Research Article: Calorie Restriction Increases Muscle Mitochondrial Biogenesis in Healthy Humans

Date Published: March 6, 2007

Publisher: Public Library of Science

Author(s): Anthony E Civitarese, Stacy Carling, Leonie K Heilbronn, Mathew H Hulver, Barbara Ukropcova, Walter A Deutsch, Steven R Smith, Eric Ravussin , Nir Barzilai

Abstract: BackgroundCaloric restriction without malnutrition extends life span in a range of organisms including insects and mammals and lowers free radical production by the mitochondria. However, the mechanism responsible for this adaptation are poorly understood.Methods and FindingsThe current study was undertaken to examine muscle mitochondrial bioenergetics in response to caloric restriction alone or in combination with exercise in 36 young (36.8 ± 1.0 y), overweight (body mass index, 27.8 ± 0.7 kg/m2) individuals randomized into one of three groups for a 6-mo intervention: Control, 100% of energy requirements; CR, 25% caloric restriction; and CREX, caloric restriction with exercise (CREX), 12.5% CR + 12.5% increased energy expenditure (EE). In the controls, 24-h EE was unchanged, but in CR and CREX it was significantly reduced from baseline even after adjustment for the loss of metabolic mass (CR, −135 ± 42 kcal/d, p = 0.002 and CREX, −117 ± 52 kcal/d, p = 0.008). Participants in the CR and CREX groups had increased expression of genes encoding proteins involved in mitochondrial function such as PPARGC1A, TFAM, eNOS, SIRT1, and PARL (all, p < 0.05). In parallel, mitochondrial DNA content increased by 35% ± 5% in the CR group (p = 0.005) and 21% ± 4% in the CREX group (p < 0.004), with no change in the control group (2% ± 2%). However, the activity of key mitochondrial enzymes of the TCA (tricarboxylic acid) cycle (citrate synthase), beta-oxidation (beta-hydroxyacyl-CoA dehydrogenase), and electron transport chain (cytochrome C oxidase II) was unchanged. DNA damage was reduced from baseline in the CR (−0.56 ± 0.11 arbitrary units, p = 0.003) and CREX (−0.45 ± 0.12 arbitrary units, p = 0.011), but not in the controls. In primary cultures of human myotubes, a nitric oxide donor (mimicking eNOS signaling) induced mitochondrial biogenesis but failed to induce SIRT1 protein expression, suggesting that additional factors may regulate SIRT1 content during CR.ConclusionsThe observed increase in muscle mitochondrial DNA in association with a decrease in whole body oxygen consumption and DNA damage suggests that caloric restriction improves mitochondrial function in young non-obese adults.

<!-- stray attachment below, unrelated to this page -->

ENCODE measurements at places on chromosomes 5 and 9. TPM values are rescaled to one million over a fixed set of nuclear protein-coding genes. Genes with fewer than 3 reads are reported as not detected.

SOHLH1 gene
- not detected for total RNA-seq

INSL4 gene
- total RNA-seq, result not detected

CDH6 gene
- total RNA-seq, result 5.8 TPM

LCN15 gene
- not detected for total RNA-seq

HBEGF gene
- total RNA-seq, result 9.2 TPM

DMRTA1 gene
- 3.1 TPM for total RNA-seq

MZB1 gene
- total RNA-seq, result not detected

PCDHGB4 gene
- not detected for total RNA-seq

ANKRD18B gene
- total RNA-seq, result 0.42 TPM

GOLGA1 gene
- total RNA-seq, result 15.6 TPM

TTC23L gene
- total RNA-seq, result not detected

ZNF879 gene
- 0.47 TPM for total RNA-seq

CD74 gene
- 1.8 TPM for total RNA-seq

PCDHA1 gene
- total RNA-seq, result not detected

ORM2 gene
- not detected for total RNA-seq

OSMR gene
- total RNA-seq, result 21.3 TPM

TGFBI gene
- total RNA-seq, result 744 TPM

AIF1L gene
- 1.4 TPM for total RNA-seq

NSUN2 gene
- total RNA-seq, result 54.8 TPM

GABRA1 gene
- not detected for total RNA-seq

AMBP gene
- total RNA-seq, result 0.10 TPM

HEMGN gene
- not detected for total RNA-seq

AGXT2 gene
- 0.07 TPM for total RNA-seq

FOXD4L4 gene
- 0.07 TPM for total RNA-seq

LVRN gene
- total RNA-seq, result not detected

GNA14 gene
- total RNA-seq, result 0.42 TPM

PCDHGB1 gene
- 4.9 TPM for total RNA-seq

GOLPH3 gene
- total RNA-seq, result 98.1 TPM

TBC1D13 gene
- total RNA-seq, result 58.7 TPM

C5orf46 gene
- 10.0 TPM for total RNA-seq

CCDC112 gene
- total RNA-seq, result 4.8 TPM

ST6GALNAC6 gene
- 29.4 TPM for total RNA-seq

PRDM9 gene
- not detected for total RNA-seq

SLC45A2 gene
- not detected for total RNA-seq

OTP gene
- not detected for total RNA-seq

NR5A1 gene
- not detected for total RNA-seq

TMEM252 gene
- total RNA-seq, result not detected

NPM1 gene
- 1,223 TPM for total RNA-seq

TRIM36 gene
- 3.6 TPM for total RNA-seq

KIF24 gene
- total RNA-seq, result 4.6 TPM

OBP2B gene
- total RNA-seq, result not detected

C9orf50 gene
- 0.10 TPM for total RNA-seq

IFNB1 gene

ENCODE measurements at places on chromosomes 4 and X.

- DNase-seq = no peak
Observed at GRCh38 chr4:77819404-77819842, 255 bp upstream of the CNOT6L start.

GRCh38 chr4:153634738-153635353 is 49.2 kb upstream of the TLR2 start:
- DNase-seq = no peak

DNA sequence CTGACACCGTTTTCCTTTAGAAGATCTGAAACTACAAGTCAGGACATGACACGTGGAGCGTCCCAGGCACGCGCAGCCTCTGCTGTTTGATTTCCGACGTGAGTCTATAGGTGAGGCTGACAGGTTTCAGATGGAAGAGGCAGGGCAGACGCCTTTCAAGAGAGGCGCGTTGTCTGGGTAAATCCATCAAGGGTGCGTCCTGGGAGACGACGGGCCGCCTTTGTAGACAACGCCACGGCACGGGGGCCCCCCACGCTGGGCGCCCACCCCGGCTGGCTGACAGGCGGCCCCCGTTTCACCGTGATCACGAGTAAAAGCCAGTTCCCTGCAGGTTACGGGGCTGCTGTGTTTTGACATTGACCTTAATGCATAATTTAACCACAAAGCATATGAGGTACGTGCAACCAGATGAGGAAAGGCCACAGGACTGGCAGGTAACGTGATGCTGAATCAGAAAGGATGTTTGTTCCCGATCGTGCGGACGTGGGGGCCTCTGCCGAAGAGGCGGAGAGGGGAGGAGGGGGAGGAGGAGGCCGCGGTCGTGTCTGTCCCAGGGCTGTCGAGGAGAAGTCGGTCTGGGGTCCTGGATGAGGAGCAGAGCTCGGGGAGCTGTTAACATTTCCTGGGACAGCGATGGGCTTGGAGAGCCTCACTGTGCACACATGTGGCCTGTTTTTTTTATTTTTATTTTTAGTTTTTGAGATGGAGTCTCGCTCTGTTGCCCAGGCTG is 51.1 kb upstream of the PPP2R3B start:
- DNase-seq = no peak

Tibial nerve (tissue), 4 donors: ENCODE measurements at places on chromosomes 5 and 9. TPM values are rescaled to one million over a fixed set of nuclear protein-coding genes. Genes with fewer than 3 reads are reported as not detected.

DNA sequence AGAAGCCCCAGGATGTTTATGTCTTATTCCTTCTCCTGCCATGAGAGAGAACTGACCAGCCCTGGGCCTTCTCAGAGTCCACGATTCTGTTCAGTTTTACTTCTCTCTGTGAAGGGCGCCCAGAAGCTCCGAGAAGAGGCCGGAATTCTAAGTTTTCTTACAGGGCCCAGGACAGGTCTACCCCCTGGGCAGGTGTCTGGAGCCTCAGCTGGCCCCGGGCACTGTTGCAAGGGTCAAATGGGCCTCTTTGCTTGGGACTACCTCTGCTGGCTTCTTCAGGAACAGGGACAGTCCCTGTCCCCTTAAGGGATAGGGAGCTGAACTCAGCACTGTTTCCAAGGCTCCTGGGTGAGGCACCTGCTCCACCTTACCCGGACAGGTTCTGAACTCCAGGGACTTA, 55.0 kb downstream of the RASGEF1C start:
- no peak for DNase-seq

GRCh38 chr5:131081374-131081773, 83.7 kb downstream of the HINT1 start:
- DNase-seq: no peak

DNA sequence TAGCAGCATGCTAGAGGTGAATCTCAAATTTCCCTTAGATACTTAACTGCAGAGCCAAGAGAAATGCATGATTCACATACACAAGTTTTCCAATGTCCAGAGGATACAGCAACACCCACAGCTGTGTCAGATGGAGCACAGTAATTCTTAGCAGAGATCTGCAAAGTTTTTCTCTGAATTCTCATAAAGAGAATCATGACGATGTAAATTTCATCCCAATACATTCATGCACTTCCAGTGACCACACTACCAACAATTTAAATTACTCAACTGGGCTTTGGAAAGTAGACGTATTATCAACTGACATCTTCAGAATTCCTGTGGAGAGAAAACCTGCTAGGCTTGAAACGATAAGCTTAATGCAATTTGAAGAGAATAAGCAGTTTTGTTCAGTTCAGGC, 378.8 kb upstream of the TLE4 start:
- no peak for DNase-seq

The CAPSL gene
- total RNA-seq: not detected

Partial Text: Caloric restriction delays the rate of aging in many species such as yeast, worms, flies, and mice [1]. One theory is that caloric restriction reduces oxidative damage to proteins, lipids, and DNA, although the underlying mechanisms of this process are unclear. Cellular nutrient sensing systems seem to mediate many of the metabolic responses to caloric restriction, including the regulation of free radical production and oxidative stress. Mitochondria are the major consumers of cellular oxygen (~85%) [2] and the predominant production site of free radicals, a by-product of oxidative phosphorylation [3]. Studies in mammals have shown that caloric restriction reduces the generation of free radicals by mitochondria, in parallel to reductions in mitochondrial proton leak [4,5] and whole-body EE [4] (defined as oxidation or combustion of food and/or energy stores to meet the body’s energy requirements). Paradoxically, caloric restriction induces mitochondrial proliferation in rodents [6,7], and either lowers [8] or does not affect mitochondrial oxygen consumption [6]. Taken together, these data suggest that caloric restriction improves whole body energy efficiency by inducing the biogenesis of mitochondria that utilize less oxygen and produce less reactive oxygen species (ROS).

The current study investigated the impact of caloric restriction on muscle mitochondrial function in healthy overweight but non-obese humans. The study provides, to our knowledge, the first evidence that a 25% caloric deficit either by caloric restriction alone or by a combination of caloric restriction and exercise decreased 24 h EE and improved mitochondrial function. Molecular analysis revealed that CR and CREX increased the expression of genes involved in nutrient sensing and mitochondrial biogenesis as well as increasing mitochondrial mass without a change in the activity of key mitochondrial enzymes involved in the Krebs cycle, β-oxidation, and electron transport chain activity. However, caloric restriction decreased markers of oxidative stress. Our results suggest that caloric restriction induces biogenesis of “efficient” mitochondria as an adaptive mechanism, which in turn lowers oxidative stress.



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